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The zone system and digital prints

Robert E. Wheeler

bwheeler@echip.com
February 9, 2000

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Figure 1: London Tract Church

1 Introduction
Magazines and publishers have been printing digitally for years. They use high
end drum scanners, and expensive printers well outside the price range of the or-
dinary photographer; however, new technology has made it possible for anyone
to make digital prints with a modest investment. Reasonably priced scanners
are widely available as are desktop photographic quality printers. The desktop
printers are very good when properly used, and can produce prints indistin-
guishable to the eye from those made in the darkroom. Unfortunately, they
fade rapidly, but it is a simple matter to send a scanned image to a commercial
shop for printing using , say, a LightJet 5000 with paper such as Fuji Chrystal
Archive. Such prints by all tests, appear to last at least as long as Cibachromes
made in the darkroom. The fading is serious with respect to color; however,
black and white prints from desktop printers should last considerably longer,
but since ink is used, probably not as long as conventional prints.
The richness o®ered by digital is such that it surely will become part of
ordinary technique. For who among us has not grieved over an errant telephone

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line, an unexpected color cast, or a °are where none should be. Digital can
correct these things with ease. The craft is full of uncertainties which defy our
art and sometimes make an image less than our visualization. Some can be
¯xed in the darkroom, some cannot. It is to this second group that digital
manipulation o®ers opportunities.
Black and white photography remains important, and elegant photographs
are still being produced. For this, the Zone System is a fundamental part of the
photographer's craft (Adams 1981). It is a systematic methodology designed to
produce photographs which match the photographer's visualization. Almost all
of the ideas carry forward to digital prints, but there are one or two wrinkles
that require study.

DR

SBR

Figure 2: Characteristic curve for TMax, using TMax RS developer for 16 min.

The central part of The Zone System is the adjustment of contrast by varying
processing conditions. To do this, one must establish a relationship between the
range of luminances in a scene and the processing conditions so that a long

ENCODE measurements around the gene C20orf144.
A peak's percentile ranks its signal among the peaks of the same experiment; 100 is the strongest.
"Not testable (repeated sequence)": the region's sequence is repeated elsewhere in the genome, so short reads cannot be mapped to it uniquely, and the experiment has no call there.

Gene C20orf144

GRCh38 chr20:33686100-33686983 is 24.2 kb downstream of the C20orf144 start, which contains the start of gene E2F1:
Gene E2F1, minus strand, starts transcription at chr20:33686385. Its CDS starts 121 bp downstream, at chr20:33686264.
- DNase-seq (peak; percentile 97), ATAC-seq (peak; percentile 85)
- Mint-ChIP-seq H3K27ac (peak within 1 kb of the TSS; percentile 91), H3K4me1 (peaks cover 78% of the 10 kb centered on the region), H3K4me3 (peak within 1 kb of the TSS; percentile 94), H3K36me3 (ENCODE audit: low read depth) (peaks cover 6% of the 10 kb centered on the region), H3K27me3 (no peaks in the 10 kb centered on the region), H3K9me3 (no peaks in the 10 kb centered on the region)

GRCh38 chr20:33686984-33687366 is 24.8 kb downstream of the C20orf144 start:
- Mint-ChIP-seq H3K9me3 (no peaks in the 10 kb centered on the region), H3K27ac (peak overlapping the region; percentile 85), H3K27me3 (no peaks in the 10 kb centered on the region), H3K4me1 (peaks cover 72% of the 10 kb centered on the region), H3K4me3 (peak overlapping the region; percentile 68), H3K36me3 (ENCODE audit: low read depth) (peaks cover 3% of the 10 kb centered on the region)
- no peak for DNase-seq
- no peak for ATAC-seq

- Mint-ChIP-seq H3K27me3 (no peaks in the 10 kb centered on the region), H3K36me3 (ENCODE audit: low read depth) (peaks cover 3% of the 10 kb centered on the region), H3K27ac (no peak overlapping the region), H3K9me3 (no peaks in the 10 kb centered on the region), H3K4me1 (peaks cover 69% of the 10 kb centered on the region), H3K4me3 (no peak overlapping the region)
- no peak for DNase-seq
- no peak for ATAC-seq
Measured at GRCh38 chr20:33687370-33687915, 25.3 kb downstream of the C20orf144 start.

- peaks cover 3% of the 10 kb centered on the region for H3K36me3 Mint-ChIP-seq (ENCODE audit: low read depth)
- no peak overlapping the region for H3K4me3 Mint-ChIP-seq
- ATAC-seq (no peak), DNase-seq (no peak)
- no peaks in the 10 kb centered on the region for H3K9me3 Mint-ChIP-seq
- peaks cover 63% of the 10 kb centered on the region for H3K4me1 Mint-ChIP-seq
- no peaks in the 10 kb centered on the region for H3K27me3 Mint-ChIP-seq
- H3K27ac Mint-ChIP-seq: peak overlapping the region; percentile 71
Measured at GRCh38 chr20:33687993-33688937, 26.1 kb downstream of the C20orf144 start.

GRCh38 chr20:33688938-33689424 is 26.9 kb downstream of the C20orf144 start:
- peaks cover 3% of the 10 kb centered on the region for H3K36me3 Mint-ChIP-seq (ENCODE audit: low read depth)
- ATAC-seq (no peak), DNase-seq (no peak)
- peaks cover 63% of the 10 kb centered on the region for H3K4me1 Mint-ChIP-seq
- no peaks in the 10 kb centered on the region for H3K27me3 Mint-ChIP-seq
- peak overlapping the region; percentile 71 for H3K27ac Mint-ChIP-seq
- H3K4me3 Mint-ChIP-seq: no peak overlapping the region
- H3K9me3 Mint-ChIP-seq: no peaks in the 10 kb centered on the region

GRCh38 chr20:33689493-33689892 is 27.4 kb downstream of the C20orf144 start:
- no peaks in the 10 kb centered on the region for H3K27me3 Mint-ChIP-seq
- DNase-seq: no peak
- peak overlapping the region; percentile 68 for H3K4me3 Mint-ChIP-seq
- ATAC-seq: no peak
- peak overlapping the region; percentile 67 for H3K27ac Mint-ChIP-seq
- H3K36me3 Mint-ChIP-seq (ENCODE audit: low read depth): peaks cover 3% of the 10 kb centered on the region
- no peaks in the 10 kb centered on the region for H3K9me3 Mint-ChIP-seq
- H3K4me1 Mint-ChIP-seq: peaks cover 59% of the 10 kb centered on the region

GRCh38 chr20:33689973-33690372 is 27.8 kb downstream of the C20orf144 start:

range may be compressed to ¯t the printing range and a short range expanded.
Figure (2) shows a characteristic curve obtained for TMax, developed in TMax
RS for 16 minutes. The DR vertical distance is the range of densities that may
be printed, and the SBR is the corresponding range of subject luminances in
the scene. The designation SBR is due to Davis (1999), and I will assume that
the reader is familiar with his work. In this case, the range of usable exposures
is from about -2.5 to about -1, or about 1.5. This may be translated into stops
by dividing by 0.3 to obtain 5 stops. In this case a scene with a 5 stop range will
produce a negative spanning the range of a print when the negative is developed
for 16 minutes.

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Similar curves may be made for other developing times, allowing the pho-
tographer to choose processing conditions based on the range of luminances in
the scene.
This procedure can be applied directly to digital printing, requiring only the
input of the proper DR. However, since the negative or transparency will be
scanned as part of the process, the question naturally arises as to whether or
not one cannot use a scanner instead of a densitometer? It is the purpose of
this article to discuss this matter.

2 Scans and densities


Scanners are similar to densitometers, but since their output is digital, the
transmitted light is coded into a range of numbers. The usual range comprises
256 values running from 0 through 255, with 255 light and 0 dark. The process
is shown in ¯gure (3). The lower right quadrant of this ¯gure shows the scene
translation into density by a ¯lm whose characteristic curve has a gamma of
0.75, such as might be obtained for a contrasty scene. (The scene illumination
is scaled with respect to the speed point.) A scanner shines a light trough the
negative, and the second quadrant at the lower left shows the translation of this
according into the transmittance scale running from 0 to 1. A scanner codes
the transmitted light to the 256 value scale and further codes it using a curve
with a gamma of 0.45. This is shown in the third quadrant at the upper left.
The principal reason for using the gamma 0.45 curve is to compensate for the
nonlinearity in the video. Video response to input voltage is well described by
a curve with a gamma near 2.5. PC monitors use 2.2, and Macintosh's use 1.8.